Have you ever found yourself being inexplicably drawn to somebody? There’s something about them. They’re magnetic…but you’re not entirely sure why. Is it their hair? Their goofy laugh? Their plenty smarts? The way they make you feel noticed and valued?
You think about them and talk about them. You want to hang out with them and get to know them, because they’re…coooool.
Humans are naturally attracted to (or stay away from) certain people because of their personalities, and it’s much the same with the companies we do business with.
Different personalities attract different people. If your brand talks rough, drops the F Bomb all over the place, and has Beyonce-level attitude, you’re going to lose a lot of customers. The upside is that these will be the customers that you don’t want. The ones that don’t “get” you, or value what you have to offer.
No matter which personality defines your brand — the important thing is that it has a personality. This is what’s going to help your SaaS get noticed and remembered. In a saturated market, you need to take every opportunity you can to stand out.
Why your SaaS needs a personality
Defining your personality as a startup and working this into your cross channel marketing can help with generating more qualified leads, and retaining more customers.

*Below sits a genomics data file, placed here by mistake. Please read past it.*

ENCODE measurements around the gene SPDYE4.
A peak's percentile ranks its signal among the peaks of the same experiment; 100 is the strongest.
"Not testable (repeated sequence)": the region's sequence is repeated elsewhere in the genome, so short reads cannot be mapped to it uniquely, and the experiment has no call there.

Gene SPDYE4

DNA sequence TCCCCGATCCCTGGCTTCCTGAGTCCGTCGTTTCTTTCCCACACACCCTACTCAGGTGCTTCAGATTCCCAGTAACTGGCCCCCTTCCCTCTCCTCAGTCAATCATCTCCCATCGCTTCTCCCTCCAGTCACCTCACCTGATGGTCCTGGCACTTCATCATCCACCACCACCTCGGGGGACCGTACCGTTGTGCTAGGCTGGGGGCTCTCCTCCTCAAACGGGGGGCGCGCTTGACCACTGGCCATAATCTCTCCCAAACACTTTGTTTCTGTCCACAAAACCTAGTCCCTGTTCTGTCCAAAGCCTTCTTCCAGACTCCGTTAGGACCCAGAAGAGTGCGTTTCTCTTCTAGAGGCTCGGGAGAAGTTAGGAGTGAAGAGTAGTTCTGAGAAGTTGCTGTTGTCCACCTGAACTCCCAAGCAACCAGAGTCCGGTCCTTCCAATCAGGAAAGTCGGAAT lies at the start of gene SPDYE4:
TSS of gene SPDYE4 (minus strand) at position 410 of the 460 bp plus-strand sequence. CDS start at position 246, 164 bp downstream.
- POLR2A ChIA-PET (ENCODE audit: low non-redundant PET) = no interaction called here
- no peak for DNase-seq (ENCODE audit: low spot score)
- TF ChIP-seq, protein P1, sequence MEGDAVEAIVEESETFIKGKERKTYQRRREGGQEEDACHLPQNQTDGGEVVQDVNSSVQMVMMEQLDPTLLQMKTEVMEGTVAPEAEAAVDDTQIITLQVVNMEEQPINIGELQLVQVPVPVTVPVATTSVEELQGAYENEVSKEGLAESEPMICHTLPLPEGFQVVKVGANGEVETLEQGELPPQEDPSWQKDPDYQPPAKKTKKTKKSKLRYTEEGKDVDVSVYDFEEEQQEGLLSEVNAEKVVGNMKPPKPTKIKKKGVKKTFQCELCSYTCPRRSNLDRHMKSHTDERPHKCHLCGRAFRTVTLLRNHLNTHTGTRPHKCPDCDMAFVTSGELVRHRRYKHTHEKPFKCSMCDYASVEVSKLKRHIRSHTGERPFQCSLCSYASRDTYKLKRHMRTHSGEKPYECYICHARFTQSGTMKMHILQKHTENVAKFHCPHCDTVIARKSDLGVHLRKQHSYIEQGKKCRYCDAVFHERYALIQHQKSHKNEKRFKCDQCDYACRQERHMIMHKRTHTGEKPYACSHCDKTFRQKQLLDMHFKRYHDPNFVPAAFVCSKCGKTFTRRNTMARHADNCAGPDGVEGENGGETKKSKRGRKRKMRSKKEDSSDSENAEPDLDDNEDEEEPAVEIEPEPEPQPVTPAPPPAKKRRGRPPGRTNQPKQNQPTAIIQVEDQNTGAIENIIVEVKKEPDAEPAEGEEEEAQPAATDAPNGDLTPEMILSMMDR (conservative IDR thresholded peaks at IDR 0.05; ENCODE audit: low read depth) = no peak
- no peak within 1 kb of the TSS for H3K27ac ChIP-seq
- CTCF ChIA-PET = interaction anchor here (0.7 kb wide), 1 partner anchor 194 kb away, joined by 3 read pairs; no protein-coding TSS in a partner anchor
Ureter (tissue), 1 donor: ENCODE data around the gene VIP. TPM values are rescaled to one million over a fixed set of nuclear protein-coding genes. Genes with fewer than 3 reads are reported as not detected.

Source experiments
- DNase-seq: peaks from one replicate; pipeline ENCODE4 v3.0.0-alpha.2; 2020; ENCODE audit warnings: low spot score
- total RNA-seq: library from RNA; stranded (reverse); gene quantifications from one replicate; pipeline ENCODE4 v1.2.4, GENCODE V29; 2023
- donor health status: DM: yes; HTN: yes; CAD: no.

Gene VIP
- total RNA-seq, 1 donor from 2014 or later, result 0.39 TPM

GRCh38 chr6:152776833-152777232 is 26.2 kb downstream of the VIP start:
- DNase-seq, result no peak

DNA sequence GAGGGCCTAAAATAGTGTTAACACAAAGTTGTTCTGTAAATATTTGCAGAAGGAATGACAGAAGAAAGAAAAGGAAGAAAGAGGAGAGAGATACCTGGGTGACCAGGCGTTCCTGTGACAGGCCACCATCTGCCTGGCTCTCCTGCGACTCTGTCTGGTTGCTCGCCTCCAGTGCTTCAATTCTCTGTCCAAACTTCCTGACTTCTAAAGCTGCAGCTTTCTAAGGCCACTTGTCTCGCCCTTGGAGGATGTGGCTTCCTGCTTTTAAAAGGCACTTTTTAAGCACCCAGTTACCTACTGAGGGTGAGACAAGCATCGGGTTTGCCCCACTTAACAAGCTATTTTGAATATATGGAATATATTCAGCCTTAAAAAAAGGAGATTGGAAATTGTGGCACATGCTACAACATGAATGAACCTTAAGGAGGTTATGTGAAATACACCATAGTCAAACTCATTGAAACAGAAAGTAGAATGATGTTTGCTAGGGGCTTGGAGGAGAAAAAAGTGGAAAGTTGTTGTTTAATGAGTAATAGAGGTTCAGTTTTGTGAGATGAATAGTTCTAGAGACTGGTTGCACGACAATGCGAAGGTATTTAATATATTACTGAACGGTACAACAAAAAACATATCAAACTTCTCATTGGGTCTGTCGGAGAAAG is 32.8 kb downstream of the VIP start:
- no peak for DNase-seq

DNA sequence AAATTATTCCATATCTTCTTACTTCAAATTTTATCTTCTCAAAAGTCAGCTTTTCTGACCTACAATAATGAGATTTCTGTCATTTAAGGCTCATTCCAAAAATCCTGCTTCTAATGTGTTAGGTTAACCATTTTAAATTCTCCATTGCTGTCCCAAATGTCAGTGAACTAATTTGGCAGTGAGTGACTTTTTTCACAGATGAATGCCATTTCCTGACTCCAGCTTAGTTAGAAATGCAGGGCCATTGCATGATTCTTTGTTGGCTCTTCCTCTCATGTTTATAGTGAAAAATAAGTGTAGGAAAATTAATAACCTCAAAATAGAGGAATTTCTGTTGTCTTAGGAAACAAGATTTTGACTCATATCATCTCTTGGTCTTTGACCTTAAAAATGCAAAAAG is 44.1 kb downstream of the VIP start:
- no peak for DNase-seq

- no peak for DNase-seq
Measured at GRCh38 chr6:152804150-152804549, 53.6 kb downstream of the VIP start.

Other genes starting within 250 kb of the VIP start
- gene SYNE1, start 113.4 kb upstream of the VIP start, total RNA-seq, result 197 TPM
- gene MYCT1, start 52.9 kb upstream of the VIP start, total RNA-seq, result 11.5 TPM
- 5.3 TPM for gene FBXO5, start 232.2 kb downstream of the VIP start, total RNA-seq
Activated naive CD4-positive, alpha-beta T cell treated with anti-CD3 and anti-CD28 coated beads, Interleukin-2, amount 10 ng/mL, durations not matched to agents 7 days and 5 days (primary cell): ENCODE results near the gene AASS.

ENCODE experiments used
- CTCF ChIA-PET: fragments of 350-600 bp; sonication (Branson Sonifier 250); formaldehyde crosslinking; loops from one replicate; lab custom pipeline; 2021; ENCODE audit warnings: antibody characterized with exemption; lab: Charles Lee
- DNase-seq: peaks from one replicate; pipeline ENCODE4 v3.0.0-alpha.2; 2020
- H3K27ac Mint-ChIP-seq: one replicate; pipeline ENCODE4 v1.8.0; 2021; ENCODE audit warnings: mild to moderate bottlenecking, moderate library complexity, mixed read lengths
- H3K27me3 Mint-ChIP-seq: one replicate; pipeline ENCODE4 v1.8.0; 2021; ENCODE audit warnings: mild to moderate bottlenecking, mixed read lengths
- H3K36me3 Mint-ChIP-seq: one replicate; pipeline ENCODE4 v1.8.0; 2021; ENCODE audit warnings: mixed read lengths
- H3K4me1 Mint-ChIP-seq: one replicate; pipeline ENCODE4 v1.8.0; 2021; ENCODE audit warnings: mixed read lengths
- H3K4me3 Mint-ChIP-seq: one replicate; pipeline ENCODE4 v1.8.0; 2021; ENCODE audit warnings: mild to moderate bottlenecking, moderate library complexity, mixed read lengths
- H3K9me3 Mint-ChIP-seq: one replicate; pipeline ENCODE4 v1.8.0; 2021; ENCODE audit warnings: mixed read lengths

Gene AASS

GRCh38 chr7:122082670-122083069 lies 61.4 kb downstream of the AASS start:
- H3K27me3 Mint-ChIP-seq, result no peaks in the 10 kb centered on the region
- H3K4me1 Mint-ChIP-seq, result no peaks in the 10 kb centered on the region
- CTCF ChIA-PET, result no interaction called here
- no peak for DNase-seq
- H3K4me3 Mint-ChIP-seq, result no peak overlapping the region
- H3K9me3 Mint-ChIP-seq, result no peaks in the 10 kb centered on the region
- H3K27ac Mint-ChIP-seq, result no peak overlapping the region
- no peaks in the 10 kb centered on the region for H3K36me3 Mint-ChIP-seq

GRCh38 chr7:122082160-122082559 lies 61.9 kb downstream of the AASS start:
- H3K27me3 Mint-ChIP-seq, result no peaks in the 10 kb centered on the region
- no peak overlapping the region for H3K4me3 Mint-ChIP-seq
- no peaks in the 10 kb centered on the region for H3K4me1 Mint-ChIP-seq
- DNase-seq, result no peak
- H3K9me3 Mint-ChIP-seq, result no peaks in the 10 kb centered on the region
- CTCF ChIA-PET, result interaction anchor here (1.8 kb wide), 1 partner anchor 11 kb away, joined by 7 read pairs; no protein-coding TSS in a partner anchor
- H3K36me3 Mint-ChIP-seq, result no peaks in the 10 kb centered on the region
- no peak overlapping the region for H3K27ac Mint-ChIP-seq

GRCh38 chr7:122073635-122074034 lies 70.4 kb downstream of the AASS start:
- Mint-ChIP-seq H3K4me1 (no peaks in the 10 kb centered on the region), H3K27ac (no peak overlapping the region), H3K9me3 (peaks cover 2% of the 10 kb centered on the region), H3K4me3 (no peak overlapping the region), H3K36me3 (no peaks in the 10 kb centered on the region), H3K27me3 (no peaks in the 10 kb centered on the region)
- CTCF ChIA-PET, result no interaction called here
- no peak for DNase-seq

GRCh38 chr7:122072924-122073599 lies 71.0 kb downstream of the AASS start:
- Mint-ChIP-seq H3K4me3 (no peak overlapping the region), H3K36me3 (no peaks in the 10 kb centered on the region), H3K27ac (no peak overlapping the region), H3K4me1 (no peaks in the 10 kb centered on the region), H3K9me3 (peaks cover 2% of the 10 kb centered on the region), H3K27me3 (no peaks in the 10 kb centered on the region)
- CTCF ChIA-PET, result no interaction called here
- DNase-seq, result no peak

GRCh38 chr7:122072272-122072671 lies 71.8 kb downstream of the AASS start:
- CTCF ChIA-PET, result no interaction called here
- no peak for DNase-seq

If your brand has likable, approachable qualities that resonate with a certain audience — it’s more likely to encourage people to engage with it.
If your SaaS is too focused on features and sales, it can come across as flat, dry, and faceless to a potential customer. There are enough of those bland, lifeless companies out there already — so let’s look at how you can up your personality game.
Different brand personalities essentially help to sell the same products to separate audiences, creating loyal followings.
Nike, Adidas, New Balance, and Puma all sell running shoes that have the same function — but people are naturally drawn to their “favorite” brand, and much of this comes down to how these companies position themselves in the market.
Voice and tone
Establishing a voice and tone for your brand is essential if you’re working on your brand personality. These need to remain consistent and aligned with your marketing and audience to create a seamless voice that sounds like the same person talking throughout all your marketing.
Customers are more inclined to trust a brand that has a similar personality to them. Talking to your audience through interviews and surveys can pinpoint who your people are and what’s important to them. Building a personality based around your research is a solid foundation for creating a successful personality for your SaaS.
Delivering marketing messages is a lot easier when you have a personality “roadmap” to start from. Your personality gives clearer direction to your messaging, and helps you create the emotional triggers needed to connect with your ideal audience.
How do you establish a personality for your SaaS?
Creating a personality for your brand requires some concentrated thought. Once it’s out there in the wider world — you can’t change it.
You can go deep with Jungian archetypes or think more broadly in terms of a “person” that you want your company to be like.